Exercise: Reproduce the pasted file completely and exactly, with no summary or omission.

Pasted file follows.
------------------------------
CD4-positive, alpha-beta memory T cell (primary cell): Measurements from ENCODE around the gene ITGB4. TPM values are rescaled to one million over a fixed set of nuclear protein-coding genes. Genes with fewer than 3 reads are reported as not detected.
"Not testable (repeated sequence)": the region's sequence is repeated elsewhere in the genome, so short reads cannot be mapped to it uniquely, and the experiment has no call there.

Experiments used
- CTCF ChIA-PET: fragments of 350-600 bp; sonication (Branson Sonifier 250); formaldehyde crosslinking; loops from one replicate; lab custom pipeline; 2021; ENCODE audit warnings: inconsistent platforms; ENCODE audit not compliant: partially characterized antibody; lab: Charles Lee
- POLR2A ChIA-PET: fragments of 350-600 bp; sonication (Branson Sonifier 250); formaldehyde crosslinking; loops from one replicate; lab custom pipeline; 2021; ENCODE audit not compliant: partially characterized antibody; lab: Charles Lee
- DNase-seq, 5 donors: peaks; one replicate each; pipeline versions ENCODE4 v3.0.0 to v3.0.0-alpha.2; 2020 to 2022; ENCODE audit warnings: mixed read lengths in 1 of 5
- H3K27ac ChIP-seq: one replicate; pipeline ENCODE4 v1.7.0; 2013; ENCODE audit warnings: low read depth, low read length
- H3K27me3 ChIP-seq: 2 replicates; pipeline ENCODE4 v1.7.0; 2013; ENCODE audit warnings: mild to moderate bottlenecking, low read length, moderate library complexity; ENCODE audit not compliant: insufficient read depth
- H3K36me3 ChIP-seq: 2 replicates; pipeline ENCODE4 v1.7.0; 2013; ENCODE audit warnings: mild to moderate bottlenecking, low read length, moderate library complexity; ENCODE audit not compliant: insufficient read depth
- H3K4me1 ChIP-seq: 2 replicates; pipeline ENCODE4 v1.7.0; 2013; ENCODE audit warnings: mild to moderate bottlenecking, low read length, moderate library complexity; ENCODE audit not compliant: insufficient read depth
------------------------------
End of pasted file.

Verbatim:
CD4-positive, alpha-beta memory T cell (primary cell): Measurements from ENCODE around the gene ITGB4. TPM values are rescaled to one million over a fixed set of nuclear protein-coding genes. Genes with fewer than 3 reads are reported as not detected.
"Not testable (repeated sequence)": the region's sequence is repeated elsewhere in the genome, so short reads cannot be mapped to it uniquely, and the experiment has no call there.

Experiments used
- CTCF ChIA-PET: fragments of 350-600 bp; sonication (Branson Sonifier 250); formaldehyde crosslinking; loops from one replicate; lab custom pipeline; 2021; ENCODE audit warnings: inconsistent platforms; ENCODE audit not compliant: partially characterized antibody; lab: Charles Lee
- POLR2A ChIA-PET: fragments of 350-600 bp; sonication (Branson Sonifier 250); formaldehyde crosslinking; loops from one replicate; lab custom pipeline; 2021; ENCODE audit not compliant: partially characterized antibody; lab: Charles Lee
- DNase-seq, 5 donors: peaks; one replicate each; pipeline versions ENCODE4 v3.0.0 to v3.0.0-alpha.2; 2020 to 2022; ENCODE audit warnings: mixed read lengths in 1 of 5
- H3K27ac ChIP-seq: one replicate; pipeline ENCODE4 v1.7.0; 2013; ENCODE audit warnings: low read depth, low read length
- H3K27me3 ChIP-seq: 2 replicates; pipeline ENCODE4 v1.7.0; 2013; ENCODE audit warnings: mild to moderate bottlenecking, low read length, moderate library complexity; ENCODE audit not compliant: insufficient read depth
- H3K36me3 ChIP-seq: 2 replicates; pipeline ENCODE4 v1.7.0; 2013; ENCODE audit warnings: mild to moderate bottlenecking, low read length, moderate library complexity; ENCODE audit not compliant: insufficient read depth
- H3K4me1 ChIP-seq: 2 replicates; pipeline ENCODE4 v1.7.0; 2013; ENCODE audit warnings: mild to moderate bottlenecking, low read length, moderate library complexity; ENCODE audit not compliant: insufficient read depth